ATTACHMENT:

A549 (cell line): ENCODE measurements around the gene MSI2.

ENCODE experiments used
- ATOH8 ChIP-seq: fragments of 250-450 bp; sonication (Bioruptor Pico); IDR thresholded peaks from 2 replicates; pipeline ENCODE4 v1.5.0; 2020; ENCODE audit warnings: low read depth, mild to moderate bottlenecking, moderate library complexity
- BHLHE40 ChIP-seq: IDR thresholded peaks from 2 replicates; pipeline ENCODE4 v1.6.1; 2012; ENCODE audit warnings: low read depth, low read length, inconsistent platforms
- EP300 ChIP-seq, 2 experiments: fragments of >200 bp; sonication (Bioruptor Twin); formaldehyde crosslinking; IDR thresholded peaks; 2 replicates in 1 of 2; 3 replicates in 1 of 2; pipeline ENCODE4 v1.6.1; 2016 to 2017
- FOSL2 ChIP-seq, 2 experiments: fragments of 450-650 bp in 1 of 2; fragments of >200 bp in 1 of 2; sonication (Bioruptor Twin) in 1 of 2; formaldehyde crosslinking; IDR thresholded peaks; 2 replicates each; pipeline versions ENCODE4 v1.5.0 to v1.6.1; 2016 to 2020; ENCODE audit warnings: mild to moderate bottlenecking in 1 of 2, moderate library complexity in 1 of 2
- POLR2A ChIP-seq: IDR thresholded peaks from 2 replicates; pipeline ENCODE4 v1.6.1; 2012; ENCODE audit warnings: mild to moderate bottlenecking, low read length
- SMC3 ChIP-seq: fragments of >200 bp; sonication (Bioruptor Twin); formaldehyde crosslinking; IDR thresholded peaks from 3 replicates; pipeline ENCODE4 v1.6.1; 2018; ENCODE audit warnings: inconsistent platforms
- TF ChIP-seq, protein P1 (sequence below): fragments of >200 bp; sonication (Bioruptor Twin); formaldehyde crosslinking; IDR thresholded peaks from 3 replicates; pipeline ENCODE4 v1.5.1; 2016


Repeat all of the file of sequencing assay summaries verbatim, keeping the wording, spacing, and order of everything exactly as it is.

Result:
A549 (cell line): ENCODE measurements around the gene MSI2.

ENCODE experiments used
- ATOH8 ChIP-seq: fragments of 250-450 bp; sonication (Bioruptor Pico); IDR thresholded peaks from 2 replicates; pipeline ENCODE4 v1.5.0; 2020; ENCODE audit warnings: low read depth, mild to moderate bottlenecking, moderate library complexity
- BHLHE40 ChIP-seq: IDR thresholded peaks from 2 replicates; pipeline ENCODE4 v1.6.1; 2012; ENCODE audit warnings: low read depth, low read length, inconsistent platforms
- EP300 ChIP-seq, 2 experiments: fragments of >200 bp; sonication (Bioruptor Twin); formaldehyde crosslinking; IDR thresholded peaks; 2 replicates in 1 of 2; 3 replicates in 1 of 2; pipeline ENCODE4 v1.6.1; 2016 to 2017
- FOSL2 ChIP-seq, 2 experiments: fragments of 450-650 bp in 1 of 2; fragments of >200 bp in 1 of 2; sonication (Bioruptor Twin) in 1 of 2; formaldehyde crosslinking; IDR thresholded peaks; 2 replicates each; pipeline versions ENCODE4 v1.5.0 to v1.6.1; 2016 to 2020; ENCODE audit warnings: mild to moderate bottlenecking in 1 of 2, moderate library complexity in 1 of 2
- POLR2A ChIP-seq: IDR thresholded peaks from 2 replicates; pipeline ENCODE4 v1.6.1; 2012; ENCODE audit warnings: mild to moderate bottlenecking, low read length
- SMC3 ChIP-seq: fragments of >200 bp; sonication (Bioruptor Twin); formaldehyde crosslinking; IDR thresholded peaks from 3 replicates; pipeline ENCODE4 v1.6.1; 2018; ENCODE audit warnings: inconsistent platforms
- TF ChIP-seq, protein P1 (sequence below): fragments of >200 bp; sonication (Bioruptor Twin); formaldehyde crosslinking; IDR thresholded peaks from 3 replicates; pipeline ENCODE4 v1.5.1; 2016